The then Brighton boss was the clear choice back then, hence why Chelsea’s owners moved so swiftly. Plus, Pochettino was reluctant to move seven games into the Premier League season and with the summer window shut. His time at PSG had made him in no hurry to rush back into the game. Taking that prolonged break, and waiting patiently for the right opportunity, means he returns more mature and introspective. This will be a different Pochettino from the one last seen in England at Spurs.

 “We changed many things [since leaving Spurs],” he said. “We [Pochettino and his coaching staff] are older now and when you’re 50 you need to be careful, because your change is quick! We are more mature, and we learned a lot in different situations.

“We are guys who always judge ourselves and want to improve, and the experience gave us the possibility to improve. In terms of football, we are always moving on, watching and trying to develop different ideas. But in terms of management also, to have the possibility to manage in a different country provides the possibility to have more tools in the moment you create that platform, and the way to manage people also here in England. We’re much better people [now].”

A different Pochettino arrives at Chelsea

Instant results will always be expected at Chelsea. Even a handful of losses constitutes a crisis at Stamford Bridge. It’s a club with a serial-winner mentality and has been ever since Roman Abramovich took over in June 2003. The Russian billionaire was notoriously cutthroat with managers but won 21 trophies being so, thus justifying his approach.

Contrast that to Spurs, where the departing Antonio Conte boldly claimed in April his players were almost resigned to mediocrity.

“They are used to it here, they are used to it,” he ranted after a 3-3 draw at Southampton, which proved to be his last game. “They don’t play for something important. They don’t want to play under pressure. They don’t want to play under stress. It is easy in this way. Tottenham’s story is this. 20 years the owner has been there and they never won something…”

Pochettino’s experience at Spurs was markedly different and far more positive compared to Conte’s tenure and included leading Spurs to their highest league finish since the 1962/63 season when they ended up runner-up to Chelsea in the 2016/17 Premier League title race. He has fond memories from his time in north London and retains a close personal relationship with Daniel Levy leading many to speculate whether he’d return to Spurs for a second managerial spell this summer. In the end, an offer never came.

“I am not going to give my opinion about the comments of [Conte],” said Pochettino. “For me, when I was at Tottenham it was a different period, but I think the mentality to win was there. Maybe we didn’t lift a trophy, but we won in many, many ways. But now Chelsea is a different club [in a] different period [with a] different process [and a] different project.”

Mauricio Pochettino has an exciting project on his hands at Chelsea

Chelsea is indeed different largely because the owners are trying to disrupt and innovate at super-speed en route to success. But the issue last season was all the constant change simply created more instability. So Pochettino is now looking to bring consistency, perhaps slow things down a little, and ultimately take some pressure off his players.

“There’s always pressure when you are involved in this game,” he said. “When I started at Espanyol it was massive pressure because we were fighting relegation. Southampton was similar. Tottenham [had pressure] for different reasons. PSG, yes, and now with Chelsea. You are always under pressure…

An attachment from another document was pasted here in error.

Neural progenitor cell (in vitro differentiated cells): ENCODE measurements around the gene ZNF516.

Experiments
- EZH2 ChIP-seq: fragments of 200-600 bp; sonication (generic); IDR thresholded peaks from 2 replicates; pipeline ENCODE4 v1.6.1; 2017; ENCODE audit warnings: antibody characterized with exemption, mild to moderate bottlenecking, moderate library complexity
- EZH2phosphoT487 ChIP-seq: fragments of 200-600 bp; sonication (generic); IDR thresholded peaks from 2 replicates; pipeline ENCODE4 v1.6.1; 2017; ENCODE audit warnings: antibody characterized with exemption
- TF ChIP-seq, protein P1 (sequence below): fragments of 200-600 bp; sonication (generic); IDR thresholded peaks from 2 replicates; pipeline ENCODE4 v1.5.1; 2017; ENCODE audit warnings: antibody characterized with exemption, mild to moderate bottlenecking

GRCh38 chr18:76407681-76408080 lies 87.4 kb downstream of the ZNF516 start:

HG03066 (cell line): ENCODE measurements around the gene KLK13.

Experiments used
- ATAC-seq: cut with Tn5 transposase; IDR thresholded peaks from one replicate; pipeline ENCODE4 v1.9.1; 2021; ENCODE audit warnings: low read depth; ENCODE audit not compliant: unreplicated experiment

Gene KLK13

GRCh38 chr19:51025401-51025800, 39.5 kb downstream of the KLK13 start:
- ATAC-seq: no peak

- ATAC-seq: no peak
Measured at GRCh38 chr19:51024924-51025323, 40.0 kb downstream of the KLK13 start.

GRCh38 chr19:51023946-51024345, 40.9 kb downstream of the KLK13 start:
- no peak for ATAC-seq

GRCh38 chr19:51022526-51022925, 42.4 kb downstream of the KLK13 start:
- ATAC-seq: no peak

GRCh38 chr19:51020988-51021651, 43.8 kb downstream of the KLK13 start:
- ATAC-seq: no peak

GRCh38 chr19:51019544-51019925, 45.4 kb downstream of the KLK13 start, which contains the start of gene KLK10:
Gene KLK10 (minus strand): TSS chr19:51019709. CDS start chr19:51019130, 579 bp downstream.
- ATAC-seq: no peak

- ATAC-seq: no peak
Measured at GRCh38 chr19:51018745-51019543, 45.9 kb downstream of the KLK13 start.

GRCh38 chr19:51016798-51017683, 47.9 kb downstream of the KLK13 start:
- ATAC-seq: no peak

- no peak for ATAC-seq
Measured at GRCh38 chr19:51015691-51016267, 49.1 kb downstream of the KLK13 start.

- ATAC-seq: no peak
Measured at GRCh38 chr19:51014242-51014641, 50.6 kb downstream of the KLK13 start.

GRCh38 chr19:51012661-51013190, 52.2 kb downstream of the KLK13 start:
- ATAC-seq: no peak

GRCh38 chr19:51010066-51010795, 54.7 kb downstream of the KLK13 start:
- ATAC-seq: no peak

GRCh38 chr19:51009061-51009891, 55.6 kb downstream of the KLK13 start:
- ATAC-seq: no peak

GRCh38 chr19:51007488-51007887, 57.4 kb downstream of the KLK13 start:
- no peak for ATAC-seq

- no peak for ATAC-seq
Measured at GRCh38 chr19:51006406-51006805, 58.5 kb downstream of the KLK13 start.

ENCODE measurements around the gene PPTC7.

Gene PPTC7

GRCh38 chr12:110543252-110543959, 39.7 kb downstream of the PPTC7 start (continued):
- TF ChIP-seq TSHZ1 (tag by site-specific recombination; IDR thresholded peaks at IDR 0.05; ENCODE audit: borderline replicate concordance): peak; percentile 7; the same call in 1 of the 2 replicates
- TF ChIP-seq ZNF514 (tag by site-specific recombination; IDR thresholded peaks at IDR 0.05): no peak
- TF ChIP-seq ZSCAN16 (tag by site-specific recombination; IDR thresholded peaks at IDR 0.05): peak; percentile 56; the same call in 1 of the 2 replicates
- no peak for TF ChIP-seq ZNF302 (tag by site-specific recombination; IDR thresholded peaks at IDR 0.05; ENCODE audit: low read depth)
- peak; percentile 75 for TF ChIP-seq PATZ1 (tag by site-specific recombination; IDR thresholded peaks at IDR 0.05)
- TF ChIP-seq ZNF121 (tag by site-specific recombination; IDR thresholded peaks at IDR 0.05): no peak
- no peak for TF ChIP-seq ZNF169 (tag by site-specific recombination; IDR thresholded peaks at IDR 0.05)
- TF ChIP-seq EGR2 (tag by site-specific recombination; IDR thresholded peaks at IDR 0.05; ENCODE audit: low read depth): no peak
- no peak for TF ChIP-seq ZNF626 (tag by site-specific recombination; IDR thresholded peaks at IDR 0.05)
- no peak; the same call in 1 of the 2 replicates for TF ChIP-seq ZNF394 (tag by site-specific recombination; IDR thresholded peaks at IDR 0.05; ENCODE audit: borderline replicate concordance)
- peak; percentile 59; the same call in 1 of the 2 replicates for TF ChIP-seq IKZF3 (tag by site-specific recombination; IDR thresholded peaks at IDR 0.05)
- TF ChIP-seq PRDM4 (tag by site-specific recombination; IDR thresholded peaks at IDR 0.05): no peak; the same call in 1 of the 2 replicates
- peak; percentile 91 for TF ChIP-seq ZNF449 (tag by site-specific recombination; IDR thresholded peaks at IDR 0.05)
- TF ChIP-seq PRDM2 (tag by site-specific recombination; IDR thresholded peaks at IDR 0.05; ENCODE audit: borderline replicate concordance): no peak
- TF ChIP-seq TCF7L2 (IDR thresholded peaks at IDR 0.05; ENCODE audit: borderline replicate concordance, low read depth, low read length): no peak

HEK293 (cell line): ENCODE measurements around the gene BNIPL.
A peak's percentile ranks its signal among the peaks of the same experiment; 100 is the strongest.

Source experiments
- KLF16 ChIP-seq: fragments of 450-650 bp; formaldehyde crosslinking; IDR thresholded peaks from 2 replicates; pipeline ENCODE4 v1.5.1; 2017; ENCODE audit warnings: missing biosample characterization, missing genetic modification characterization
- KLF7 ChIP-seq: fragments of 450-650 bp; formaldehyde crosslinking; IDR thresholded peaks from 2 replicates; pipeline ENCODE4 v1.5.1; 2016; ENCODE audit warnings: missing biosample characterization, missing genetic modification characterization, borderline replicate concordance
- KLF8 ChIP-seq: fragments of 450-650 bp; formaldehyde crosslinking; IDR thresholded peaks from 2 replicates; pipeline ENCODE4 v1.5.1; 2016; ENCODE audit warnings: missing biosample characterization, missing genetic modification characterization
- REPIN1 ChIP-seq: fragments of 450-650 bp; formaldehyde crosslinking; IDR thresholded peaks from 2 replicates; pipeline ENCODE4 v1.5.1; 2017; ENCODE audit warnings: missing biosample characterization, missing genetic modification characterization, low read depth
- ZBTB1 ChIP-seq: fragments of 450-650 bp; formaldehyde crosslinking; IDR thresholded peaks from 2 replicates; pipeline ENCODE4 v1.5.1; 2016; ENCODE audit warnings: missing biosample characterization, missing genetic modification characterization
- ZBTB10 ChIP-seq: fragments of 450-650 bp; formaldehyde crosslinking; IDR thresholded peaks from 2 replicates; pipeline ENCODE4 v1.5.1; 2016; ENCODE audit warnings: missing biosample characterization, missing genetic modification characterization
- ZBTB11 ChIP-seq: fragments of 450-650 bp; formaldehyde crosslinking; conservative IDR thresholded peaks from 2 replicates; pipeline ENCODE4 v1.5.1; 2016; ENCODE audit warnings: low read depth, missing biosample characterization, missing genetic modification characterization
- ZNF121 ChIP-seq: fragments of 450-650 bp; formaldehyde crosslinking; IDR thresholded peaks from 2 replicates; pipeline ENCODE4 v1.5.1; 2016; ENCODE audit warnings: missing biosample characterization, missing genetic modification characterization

“We won the Premier League Summer Series. OK. And? We keep going, moving, because we need to… win the next game. If we lose the Premier League Summer Series, it’s massive pressure. [They’ll say], ‘Oh, Chelsea isn’t winning…’

“We have had [five] games unbeaten [in pre-season] and it’s good. But when you lose one the good feelings disappear. That is our job. It is to keep the stability and provide balance. Sometimes the team has ups and downs. For us, it is [important] to behave in the same way.

“Maybe now I sleep better. Before it was difficult when I started at Espanyol. It was like all or nothing. You feel, ‘If we don’t win tomorrow or tonight my career is going to be a disaster’. Now you manage the pressure better. You always feel the adrenaline but after you disconnect and say, ‘Now I need to rest, I need to sleep’.

“I think that experience has helped me to have better sleep and to enjoy time with my family and my friends. It is easier to enjoy time with the players and the coaching staff. Before it was more bam, bam, bam, bam. We use the experience to learn. The passion is there, the adrenaline is there [and] the discipline. But it is about knowing when to be in this process and when to have time to enjoy yourself – when to liberate the players from all this pressure. How we behave as a coaching staff will transmit itself to the players.”

Mauricio Pochettino is looking to take the pressure off of his Chelsea players

Pochettino is intent on building a new culture at Chelsea. Whether it’s hosting a barbecue at Cobham on his opening day, promising the squad a free meal for pushing themselves during gruelling pre-season testing, or just ensuring everyone at the club knows he has an open-door policy, the little touches haven’t gone unnoticed so far. Several senior players have been highly impressed by Pochettino and already feel like he cares about them as both footballers and, as importantly, people.

The opening game against Liverpool is now a chance to get a big win. Pochettino is wise enough to know one game won’t change all, but given Chelsea failed to beat any of last season’s eventual top six in 2022/23 – and managed just one win against any of the top-half finishers – kicking off the Pochettino era with victory against Jurgen Klopp’s side would make a real statement and set the tone for the season.